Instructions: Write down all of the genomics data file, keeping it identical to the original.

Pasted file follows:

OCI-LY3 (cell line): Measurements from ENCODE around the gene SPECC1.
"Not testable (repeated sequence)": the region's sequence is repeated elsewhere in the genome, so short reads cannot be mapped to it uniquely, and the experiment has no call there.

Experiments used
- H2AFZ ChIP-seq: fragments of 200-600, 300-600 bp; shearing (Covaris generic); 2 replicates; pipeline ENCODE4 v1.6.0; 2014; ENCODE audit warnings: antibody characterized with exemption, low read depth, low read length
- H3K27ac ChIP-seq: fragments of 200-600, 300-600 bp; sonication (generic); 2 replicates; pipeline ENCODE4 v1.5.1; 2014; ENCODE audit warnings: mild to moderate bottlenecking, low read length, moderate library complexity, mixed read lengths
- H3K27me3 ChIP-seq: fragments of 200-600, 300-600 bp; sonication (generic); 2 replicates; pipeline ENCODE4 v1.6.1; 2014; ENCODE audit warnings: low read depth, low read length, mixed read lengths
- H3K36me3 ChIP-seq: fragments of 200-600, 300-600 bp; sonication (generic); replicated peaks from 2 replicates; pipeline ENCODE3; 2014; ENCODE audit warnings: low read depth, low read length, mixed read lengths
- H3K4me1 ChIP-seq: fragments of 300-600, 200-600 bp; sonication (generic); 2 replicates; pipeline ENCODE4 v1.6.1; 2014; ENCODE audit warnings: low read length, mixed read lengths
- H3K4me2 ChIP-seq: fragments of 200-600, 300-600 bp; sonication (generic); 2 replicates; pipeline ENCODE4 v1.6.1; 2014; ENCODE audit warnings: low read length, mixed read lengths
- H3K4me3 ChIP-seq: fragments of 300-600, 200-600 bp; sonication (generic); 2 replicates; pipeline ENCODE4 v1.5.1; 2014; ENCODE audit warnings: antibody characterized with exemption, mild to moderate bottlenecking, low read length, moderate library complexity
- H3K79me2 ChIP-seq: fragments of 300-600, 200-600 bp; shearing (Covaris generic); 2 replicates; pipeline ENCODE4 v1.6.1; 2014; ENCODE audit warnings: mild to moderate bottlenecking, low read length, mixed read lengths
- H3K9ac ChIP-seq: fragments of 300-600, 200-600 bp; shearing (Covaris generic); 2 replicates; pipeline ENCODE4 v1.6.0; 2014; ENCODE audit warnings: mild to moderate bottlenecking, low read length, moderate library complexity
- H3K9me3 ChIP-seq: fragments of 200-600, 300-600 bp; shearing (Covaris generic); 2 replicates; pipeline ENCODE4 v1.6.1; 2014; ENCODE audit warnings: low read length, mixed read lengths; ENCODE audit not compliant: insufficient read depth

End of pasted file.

OCI-LY3 (cell line): Measurements from ENCODE around the gene SPECC1.
"Not testable (repeated sequence)": the region's sequence is repeated elsewhere in the genome, so short reads cannot be mapped to it uniquely, and the experiment has no call there.

Experiments used
- H2AFZ ChIP-seq: fragments of 200-600, 300-600 bp; shearing (Covaris generic); 2 replicates; pipeline ENCODE4 v1.6.0; 2014; ENCODE audit warnings: antibody characterized with exemption, low read depth, low read length
- H3K27ac ChIP-seq: fragments of 200-600, 300-600 bp; sonication (generic); 2 replicates; pipeline ENCODE4 v1.5.1; 2014; ENCODE audit warnings: mild to moderate bottlenecking, low read length, moderate library complexity, mixed read lengths
- H3K27me3 ChIP-seq: fragments of 200-600, 300-600 bp; sonication (generic); 2 replicates; pipeline ENCODE4 v1.6.1; 2014; ENCODE audit warnings: low read depth, low read length, mixed read lengths
- H3K36me3 ChIP-seq: fragments of 200-600, 300-600 bp; sonication (generic); replicated peaks from 2 replicates; pipeline ENCODE3; 2014; ENCODE audit warnings: low read depth, low read length, mixed read lengths
- H3K4me1 ChIP-seq: fragments of 300-600, 200-600 bp; sonication (generic); 2 replicates; pipeline ENCODE4 v1.6.1; 2014; ENCODE audit warnings: low read length, mixed read lengths
- H3K4me2 ChIP-seq: fragments of 200-600, 300-600 bp; sonication (generic); 2 replicates; pipeline ENCODE4 v1.6.1; 2014; ENCODE audit warnings: low read length, mixed read lengths
- H3K4me3 ChIP-seq: fragments of 300-600, 200-600 bp; sonication (generic); 2 replicates; pipeline ENCODE4 v1.5.1; 2014; ENCODE audit warnings: antibody characterized with exemption, mild to moderate bottlenecking, low read length, moderate library complexity
- H3K79me2 ChIP-seq: fragments of 300-600, 200-600 bp; shearing (Covaris generic); 2 replicates; pipeline ENCODE4 v1.6.1; 2014; ENCODE audit warnings: mild to moderate bottlenecking, low read length, mixed read lengths
- H3K9ac ChIP-seq: fragments of 300-600, 200-600 bp; shearing (Covaris generic); 2 replicates; pipeline ENCODE4 v1.6.0; 2014; ENCODE audit warnings: mild to moderate bottlenecking, low read length, moderate library complexity
- H3K9me3 ChIP-seq: fragments of 200-600, 300-600 bp; shearing (Covaris generic); 2 replicates; pipeline ENCODE4 v1.6.1; 2014; ENCODE audit warnings: low read length, mixed read lengths; ENCODE audit not compliant: insufficient read depth